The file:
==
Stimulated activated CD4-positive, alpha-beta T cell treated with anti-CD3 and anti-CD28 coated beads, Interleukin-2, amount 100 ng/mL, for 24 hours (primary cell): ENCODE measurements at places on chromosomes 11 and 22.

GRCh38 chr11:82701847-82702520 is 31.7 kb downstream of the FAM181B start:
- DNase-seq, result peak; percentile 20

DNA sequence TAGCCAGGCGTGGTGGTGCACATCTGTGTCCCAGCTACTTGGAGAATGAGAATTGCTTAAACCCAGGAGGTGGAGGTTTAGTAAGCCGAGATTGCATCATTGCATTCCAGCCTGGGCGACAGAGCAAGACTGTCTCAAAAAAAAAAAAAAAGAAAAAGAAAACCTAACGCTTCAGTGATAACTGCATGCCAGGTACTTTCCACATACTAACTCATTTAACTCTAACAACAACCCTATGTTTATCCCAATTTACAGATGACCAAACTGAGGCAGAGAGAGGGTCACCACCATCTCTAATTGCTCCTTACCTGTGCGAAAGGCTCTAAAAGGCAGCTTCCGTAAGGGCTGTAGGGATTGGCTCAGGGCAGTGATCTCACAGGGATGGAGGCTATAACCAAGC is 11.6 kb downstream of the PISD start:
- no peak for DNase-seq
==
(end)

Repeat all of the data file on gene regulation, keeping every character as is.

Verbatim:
Stimulated activated CD4-positive, alpha-beta T cell treated with anti-CD3 and anti-CD28 coated beads, Interleukin-2, amount 100 ng/mL, for 24 hours (primary cell): ENCODE measurements at places on chromosomes 11 and 22.

GRCh38 chr11:82701847-82702520 is 31.7 kb downstream of the FAM181B start:
- DNase-seq, result peak; percentile 20

DNA sequence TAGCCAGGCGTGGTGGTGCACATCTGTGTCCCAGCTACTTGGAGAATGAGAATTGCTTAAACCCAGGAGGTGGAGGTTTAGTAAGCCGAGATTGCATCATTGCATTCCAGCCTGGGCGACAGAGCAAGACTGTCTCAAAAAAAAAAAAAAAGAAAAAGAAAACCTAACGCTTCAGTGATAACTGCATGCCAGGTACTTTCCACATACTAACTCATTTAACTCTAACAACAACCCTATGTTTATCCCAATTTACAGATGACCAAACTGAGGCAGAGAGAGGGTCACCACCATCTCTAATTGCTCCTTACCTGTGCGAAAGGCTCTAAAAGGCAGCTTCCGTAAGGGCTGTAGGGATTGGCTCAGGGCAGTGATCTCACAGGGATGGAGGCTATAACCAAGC is 11.6 kb downstream of the PISD start:
- no peak for DNase-seq